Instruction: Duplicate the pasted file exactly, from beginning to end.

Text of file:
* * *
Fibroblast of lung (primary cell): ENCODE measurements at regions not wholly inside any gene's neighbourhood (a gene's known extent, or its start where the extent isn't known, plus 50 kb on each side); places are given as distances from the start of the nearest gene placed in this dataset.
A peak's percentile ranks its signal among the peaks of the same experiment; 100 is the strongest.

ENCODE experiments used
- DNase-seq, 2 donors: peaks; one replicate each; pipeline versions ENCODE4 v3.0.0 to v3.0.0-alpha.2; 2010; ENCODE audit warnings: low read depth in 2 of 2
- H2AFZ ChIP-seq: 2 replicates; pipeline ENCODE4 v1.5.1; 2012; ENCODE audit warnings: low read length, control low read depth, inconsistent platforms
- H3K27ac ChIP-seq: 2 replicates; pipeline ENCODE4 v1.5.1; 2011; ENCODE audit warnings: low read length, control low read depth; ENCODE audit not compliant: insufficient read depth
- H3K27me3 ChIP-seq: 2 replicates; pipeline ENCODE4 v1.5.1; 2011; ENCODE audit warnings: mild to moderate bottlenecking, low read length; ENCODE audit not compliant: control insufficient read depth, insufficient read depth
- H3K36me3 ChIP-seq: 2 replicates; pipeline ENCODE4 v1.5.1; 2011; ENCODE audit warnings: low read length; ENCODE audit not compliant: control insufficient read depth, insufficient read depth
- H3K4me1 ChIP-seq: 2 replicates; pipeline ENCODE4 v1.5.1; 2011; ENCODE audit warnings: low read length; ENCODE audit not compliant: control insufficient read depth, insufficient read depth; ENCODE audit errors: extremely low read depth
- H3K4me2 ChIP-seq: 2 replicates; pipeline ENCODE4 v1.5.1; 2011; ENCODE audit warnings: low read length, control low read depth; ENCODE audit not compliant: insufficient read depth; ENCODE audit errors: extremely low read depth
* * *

Fibroblast of lung (primary cell): ENCODE measurements at regions not wholly inside any gene's neighbourhood (a gene's known extent, or its start where the extent isn't known, plus 50 kb on each side); places are given as distances from the start of the nearest gene placed in this dataset.
A peak's percentile ranks its signal among the peaks of the same experiment; 100 is the strongest.

ENCODE experiments used
- DNase-seq, 2 donors: peaks; one replicate each; pipeline versions ENCODE4 v3.0.0 to v3.0.0-alpha.2; 2010; ENCODE audit warnings: low read depth in 2 of 2
- H2AFZ ChIP-seq: 2 replicates; pipeline ENCODE4 v1.5.1; 2012; ENCODE audit warnings: low read length, control low read depth, inconsistent platforms
- H3K27ac ChIP-seq: 2 replicates; pipeline ENCODE4 v1.5.1; 2011; ENCODE audit warnings: low read length, control low read depth; ENCODE audit not compliant: insufficient read depth
- H3K27me3 ChIP-seq: 2 replicates; pipeline ENCODE4 v1.5.1; 2011; ENCODE audit warnings: mild to moderate bottlenecking, low read length; ENCODE audit not compliant: control insufficient read depth, insufficient read depth
- H3K36me3 ChIP-seq: 2 replicates; pipeline ENCODE4 v1.5.1; 2011; ENCODE audit warnings: low read length; ENCODE audit not compliant: control insufficient read depth, insufficient read depth
- H3K4me1 ChIP-seq: 2 replicates; pipeline ENCODE4 v1.5.1; 2011; ENCODE audit warnings: low read length; ENCODE audit not compliant: control insufficient read depth, insufficient read depth; ENCODE audit errors: extremely low read depth
- H3K4me2 ChIP-seq: 2 replicates; pipeline ENCODE4 v1.5.1; 2011; ENCODE audit warnings: low read length, control low read depth; ENCODE audit not compliant: insufficient read depth; ENCODE audit errors: extremely low read depth